As I drafted this during snatches of down time at my desk job, the floor under my cubicle shudders intermittently like there are small earthquakes happening every few minutes. The first time the shaking happened I was sure it was the real thing and was about to hit the deck when I noticed no one else had any reaction whatsoever. But I have suspicions that everyone who works here is secretly a robot. Work is one of the only places where I am still in the closet--a lie of omission. Art postcards are pinned to the most visible wall of my cubicle, two of which depict Georgia O'Keeffe paintings. No one asks me about them.
|Black Iris by Georgia O'Keeffe, 1926|
In third grade I saw my first O'Keeffe painting--a print on the wall of the classroom where some of us had our experimental "enrichment" class. It was an iris, and as are many of O'Keeffe's flower paintings, rather suggestive--a distinction I didn't consciously identify at the time. My fascination with it felt dangerous in such a delicious way that I kept it to and for myself.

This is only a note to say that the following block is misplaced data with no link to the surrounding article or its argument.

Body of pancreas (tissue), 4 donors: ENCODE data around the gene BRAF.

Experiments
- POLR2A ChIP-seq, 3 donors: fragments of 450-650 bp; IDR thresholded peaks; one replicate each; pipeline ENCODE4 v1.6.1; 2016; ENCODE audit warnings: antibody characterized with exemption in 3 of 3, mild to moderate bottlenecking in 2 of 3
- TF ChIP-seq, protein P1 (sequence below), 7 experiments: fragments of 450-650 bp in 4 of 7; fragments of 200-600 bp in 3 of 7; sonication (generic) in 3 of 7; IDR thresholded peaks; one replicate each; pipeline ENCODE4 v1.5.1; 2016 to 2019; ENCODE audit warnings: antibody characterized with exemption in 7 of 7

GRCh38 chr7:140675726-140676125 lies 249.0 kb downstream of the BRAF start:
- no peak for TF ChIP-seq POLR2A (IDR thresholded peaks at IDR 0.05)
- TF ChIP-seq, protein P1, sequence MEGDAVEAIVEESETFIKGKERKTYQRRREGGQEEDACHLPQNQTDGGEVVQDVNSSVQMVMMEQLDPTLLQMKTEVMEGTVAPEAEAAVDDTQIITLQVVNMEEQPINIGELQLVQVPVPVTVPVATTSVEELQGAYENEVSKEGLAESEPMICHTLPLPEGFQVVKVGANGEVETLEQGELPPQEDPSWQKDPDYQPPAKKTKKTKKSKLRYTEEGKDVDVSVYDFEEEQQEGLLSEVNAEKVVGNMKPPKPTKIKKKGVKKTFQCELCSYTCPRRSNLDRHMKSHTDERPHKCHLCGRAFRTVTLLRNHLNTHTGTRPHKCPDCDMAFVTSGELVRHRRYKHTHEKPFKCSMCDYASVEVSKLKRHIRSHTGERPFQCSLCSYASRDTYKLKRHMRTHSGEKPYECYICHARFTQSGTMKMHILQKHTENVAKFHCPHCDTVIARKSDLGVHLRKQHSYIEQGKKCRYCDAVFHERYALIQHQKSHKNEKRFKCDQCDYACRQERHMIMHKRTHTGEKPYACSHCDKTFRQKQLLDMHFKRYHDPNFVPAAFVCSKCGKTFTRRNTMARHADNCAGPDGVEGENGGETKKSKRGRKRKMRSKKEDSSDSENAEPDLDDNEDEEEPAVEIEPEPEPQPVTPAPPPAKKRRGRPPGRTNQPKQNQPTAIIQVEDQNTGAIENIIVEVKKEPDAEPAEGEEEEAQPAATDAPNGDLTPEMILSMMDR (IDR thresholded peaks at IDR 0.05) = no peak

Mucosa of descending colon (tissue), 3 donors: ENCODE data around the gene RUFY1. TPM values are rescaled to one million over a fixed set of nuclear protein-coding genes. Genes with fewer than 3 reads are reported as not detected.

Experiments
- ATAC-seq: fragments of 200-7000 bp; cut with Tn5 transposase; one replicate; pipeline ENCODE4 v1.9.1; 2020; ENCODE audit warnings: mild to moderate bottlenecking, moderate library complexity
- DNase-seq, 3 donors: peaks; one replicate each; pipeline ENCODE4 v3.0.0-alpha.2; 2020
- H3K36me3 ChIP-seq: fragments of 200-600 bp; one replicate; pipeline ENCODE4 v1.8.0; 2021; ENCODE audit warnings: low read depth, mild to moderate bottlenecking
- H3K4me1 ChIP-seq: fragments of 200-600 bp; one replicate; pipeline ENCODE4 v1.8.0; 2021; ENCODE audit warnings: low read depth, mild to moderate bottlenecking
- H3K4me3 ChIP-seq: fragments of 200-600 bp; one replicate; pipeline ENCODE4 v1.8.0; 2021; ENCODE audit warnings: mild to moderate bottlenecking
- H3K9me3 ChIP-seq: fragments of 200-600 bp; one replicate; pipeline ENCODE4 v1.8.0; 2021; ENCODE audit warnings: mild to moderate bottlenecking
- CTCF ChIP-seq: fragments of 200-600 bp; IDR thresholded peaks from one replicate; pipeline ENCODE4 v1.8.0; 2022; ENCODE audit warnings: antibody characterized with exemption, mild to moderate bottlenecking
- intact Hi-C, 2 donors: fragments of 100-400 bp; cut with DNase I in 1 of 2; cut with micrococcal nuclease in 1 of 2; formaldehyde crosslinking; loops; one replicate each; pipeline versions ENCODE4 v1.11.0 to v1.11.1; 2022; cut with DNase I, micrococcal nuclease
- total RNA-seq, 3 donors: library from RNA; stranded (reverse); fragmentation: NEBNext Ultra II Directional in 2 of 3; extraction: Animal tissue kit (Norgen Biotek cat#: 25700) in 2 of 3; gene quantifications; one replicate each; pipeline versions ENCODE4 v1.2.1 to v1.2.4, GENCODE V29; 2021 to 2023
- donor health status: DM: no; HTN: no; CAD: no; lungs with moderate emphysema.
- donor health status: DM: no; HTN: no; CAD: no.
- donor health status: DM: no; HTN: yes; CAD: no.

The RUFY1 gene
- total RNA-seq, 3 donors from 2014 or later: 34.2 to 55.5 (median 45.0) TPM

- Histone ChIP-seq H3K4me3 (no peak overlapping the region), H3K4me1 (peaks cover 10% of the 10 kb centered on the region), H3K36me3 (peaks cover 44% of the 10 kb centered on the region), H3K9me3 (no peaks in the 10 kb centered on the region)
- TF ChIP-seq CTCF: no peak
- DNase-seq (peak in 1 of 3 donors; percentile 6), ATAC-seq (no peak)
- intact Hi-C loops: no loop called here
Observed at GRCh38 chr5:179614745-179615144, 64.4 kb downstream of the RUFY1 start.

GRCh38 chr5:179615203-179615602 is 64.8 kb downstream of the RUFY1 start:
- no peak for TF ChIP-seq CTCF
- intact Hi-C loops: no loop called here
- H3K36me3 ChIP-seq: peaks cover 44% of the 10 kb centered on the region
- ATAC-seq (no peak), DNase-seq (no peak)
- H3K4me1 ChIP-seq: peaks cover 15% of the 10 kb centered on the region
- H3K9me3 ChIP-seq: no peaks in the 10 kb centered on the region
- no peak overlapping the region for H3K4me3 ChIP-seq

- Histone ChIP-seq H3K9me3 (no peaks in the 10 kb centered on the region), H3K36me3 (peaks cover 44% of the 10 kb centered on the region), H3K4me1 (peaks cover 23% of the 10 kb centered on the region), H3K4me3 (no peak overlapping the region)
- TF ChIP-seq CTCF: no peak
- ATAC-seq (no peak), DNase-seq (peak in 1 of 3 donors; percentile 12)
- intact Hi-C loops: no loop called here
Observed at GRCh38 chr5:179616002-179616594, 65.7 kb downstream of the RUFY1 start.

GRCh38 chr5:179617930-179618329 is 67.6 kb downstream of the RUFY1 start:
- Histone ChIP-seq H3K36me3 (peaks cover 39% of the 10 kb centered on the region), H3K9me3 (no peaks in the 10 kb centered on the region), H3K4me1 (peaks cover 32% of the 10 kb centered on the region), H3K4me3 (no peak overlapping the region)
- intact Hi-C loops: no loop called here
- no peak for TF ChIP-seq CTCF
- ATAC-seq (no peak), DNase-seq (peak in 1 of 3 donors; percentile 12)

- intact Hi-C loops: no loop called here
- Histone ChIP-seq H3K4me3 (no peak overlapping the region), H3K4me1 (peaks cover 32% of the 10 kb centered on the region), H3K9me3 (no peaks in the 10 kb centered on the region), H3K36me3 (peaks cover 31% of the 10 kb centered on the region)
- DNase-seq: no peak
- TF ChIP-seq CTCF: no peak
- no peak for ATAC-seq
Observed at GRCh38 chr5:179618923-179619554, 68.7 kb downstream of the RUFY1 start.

When the irises in our garden came up that spring I remember examining the blooms when I was sure no one was around, a curiosity that soon extended to other flowers. The duality of female and male parts being encapsulated in the same flower was enthralling to me, as was the folding back of the petals. I already understood the concept of pollination and appointed myself the human equivalent of a bee.
This is my coming out story, even though I didn't begin to consciously question until college. It is my earliest memory of queer identity.